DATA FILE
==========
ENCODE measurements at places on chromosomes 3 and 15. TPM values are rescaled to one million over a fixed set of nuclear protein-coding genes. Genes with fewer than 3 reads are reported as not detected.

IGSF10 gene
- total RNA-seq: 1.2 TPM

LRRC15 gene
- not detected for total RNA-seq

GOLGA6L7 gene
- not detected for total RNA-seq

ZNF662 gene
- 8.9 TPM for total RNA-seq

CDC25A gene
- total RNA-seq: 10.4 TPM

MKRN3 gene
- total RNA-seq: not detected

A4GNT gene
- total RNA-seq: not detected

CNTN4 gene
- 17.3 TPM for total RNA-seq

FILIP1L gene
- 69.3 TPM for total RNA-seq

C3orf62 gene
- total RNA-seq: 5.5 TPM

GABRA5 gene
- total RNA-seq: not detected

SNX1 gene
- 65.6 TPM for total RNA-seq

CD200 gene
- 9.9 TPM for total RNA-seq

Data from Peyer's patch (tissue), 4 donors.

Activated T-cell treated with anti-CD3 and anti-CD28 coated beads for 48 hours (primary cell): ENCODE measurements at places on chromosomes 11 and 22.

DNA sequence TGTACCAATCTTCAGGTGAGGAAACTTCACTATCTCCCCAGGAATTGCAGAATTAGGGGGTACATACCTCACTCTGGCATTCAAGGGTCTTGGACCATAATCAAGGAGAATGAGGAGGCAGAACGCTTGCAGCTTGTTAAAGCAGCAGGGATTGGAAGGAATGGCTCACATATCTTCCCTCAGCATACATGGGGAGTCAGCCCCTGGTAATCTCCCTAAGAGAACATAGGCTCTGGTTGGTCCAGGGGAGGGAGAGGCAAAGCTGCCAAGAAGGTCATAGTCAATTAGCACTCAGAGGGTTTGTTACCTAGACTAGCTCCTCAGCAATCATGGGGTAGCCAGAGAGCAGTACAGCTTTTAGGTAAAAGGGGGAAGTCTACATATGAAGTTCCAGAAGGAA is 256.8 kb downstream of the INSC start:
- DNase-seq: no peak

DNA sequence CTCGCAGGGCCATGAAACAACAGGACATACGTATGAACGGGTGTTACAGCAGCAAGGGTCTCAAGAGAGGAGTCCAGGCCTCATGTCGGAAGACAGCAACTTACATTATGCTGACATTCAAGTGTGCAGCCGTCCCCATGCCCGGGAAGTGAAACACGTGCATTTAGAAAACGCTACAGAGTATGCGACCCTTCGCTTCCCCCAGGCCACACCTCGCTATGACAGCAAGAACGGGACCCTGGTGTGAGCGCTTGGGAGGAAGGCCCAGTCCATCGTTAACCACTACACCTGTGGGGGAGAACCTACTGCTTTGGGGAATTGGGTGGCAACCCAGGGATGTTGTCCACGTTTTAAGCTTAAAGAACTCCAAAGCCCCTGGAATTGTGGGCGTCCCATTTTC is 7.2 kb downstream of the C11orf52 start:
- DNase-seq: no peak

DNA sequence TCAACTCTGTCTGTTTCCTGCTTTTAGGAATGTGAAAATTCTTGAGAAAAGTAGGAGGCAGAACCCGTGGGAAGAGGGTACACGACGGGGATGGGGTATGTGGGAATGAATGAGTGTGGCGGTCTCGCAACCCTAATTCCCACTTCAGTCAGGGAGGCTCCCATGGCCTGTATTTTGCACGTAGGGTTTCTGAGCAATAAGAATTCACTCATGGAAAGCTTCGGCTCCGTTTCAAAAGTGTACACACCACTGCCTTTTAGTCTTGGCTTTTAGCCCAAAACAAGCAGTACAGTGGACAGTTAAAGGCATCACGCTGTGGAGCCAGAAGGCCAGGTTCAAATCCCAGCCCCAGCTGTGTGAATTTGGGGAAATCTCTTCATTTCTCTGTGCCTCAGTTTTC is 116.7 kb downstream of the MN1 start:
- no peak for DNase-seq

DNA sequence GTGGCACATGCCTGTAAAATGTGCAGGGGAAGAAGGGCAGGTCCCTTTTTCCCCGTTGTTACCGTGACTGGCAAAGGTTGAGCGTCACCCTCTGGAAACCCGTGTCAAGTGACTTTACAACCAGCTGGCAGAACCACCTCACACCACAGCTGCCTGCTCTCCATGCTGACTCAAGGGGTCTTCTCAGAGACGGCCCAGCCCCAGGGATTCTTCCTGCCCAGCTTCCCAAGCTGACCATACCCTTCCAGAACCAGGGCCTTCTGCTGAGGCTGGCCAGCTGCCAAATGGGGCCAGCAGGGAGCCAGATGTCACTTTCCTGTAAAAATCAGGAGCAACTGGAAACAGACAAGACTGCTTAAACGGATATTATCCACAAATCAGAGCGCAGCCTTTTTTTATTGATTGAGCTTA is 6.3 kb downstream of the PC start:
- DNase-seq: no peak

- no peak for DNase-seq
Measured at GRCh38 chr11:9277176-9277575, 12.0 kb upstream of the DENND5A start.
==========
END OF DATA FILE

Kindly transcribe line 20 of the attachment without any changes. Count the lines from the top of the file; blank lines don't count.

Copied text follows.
C3orf62 gene